New York, August 25, 2003— The Committee to Protect Journalists (CPJ) condemns last week’s incident in which a journalist was killed and another one was seriously injured when the vehicle in which they were traveling was fired on at a checkpoint allegedly guarded by rebels near the town of Puerto Caicedo, in southern Colombia.
On Friday, August 22, at about 6:15 p.m., Juan Carlos Benavides Arévalo died after suspected rebels shot at the vehicle when the driver decided to elude a checkpoint. Benavides, 29, hosted the morning radio program “Panorama Informativo” (News Outlook) for the community station Manantial Estéreo, which is run by the Roman Catholic diocese of Putumayo Department, in the town of Sibundoy. Jaime Conrado Juajibioy Cuarán, 24, who worked with Benavides at the station, was seriously injured in the attack and taken to a hospital to receive treatment for his wounds, according to CPJ sources.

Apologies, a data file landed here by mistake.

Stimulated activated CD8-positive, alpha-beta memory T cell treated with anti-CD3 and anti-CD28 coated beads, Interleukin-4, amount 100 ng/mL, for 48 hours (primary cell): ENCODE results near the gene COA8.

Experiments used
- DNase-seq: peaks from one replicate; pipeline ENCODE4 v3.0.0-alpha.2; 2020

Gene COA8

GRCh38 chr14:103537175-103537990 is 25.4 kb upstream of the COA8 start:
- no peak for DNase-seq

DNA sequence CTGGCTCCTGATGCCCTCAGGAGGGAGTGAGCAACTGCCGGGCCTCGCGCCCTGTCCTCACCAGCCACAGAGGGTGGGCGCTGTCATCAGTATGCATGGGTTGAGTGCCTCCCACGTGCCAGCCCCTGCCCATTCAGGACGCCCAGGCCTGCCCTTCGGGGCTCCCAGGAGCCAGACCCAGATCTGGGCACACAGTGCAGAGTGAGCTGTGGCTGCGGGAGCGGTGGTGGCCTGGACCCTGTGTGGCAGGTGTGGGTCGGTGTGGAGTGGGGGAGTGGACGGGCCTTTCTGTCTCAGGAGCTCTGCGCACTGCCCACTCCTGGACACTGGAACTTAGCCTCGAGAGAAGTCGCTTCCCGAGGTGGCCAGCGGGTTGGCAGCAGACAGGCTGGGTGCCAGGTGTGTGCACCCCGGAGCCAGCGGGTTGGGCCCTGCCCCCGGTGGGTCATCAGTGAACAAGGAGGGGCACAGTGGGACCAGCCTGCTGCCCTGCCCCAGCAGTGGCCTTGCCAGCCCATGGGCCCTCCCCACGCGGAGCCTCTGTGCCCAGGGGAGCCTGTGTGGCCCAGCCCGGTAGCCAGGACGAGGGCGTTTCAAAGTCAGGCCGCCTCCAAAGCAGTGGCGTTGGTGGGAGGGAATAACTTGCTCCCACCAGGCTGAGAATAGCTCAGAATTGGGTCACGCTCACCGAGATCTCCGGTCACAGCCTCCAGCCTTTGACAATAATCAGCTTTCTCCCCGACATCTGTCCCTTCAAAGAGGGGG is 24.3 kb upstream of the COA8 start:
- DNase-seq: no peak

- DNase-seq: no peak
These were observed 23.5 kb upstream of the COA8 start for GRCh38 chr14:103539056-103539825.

According to local press reports, the rebels who shot at the vehicle were members of the Revolutionary Armed Forces of Colombia (FARC). However, Putumayo Department, in southern Colombia, is one of the country’s major coca-producing regions, and the FARC, the government, right-wing paramilitary militias, and drug lords are known to control checkpoints in the region.
Benavides and Juajibioy were traveling with a group, including local politicians, from Sibundoy to Puerto Asís, where they had planned to cover a Saturday meeting between Colombian President Álvaro Uribe and regional leaders. At Saturday’s meeting, Uribe said that rebels from the FARC had been trying to attack him during his visit to Puerto Asís, The Associated Press reported.
Colombia remains one of the most dangerous countries in the world for journalists. Benavides is the fourth Colombian journalist murdered this year in the line of duty. In the last decade, more than 30 journalists have been killed in Colombia.
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